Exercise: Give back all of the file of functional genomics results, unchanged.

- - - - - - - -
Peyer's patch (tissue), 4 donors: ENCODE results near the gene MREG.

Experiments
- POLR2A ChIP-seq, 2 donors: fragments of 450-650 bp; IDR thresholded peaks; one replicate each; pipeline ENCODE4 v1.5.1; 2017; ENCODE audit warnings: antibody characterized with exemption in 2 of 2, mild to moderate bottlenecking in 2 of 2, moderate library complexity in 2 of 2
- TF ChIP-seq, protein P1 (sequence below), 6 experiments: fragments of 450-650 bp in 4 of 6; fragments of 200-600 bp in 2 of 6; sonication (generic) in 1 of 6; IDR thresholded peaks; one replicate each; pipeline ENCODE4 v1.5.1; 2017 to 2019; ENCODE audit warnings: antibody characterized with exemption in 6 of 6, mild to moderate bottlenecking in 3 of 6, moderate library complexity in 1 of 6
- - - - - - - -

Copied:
Peyer's patch (tissue), 4 donors: ENCODE results near the gene MREG.

Experiments
- POLR2A ChIP-seq, 2 donors: fragments of 450-650 bp; IDR thresholded peaks; one replicate each; pipeline ENCODE4 v1.5.1; 2017; ENCODE audit warnings: antibody characterized with exemption in 2 of 2, mild to moderate bottlenecking in 2 of 2, moderate library complexity in 2 of 2
- TF ChIP-seq, protein P1 (sequence below), 6 experiments: fragments of 450-650 bp in 4 of 6; fragments of 200-600 bp in 2 of 6; sonication (generic) in 1 of 6; IDR thresholded peaks; one replicate each; pipeline ENCODE4 v1.5.1; 2017 to 2019; ENCODE audit warnings: antibody characterized with exemption in 6 of 6, mild to moderate bottlenecking in 3 of 6, moderate library complexity in 1 of 6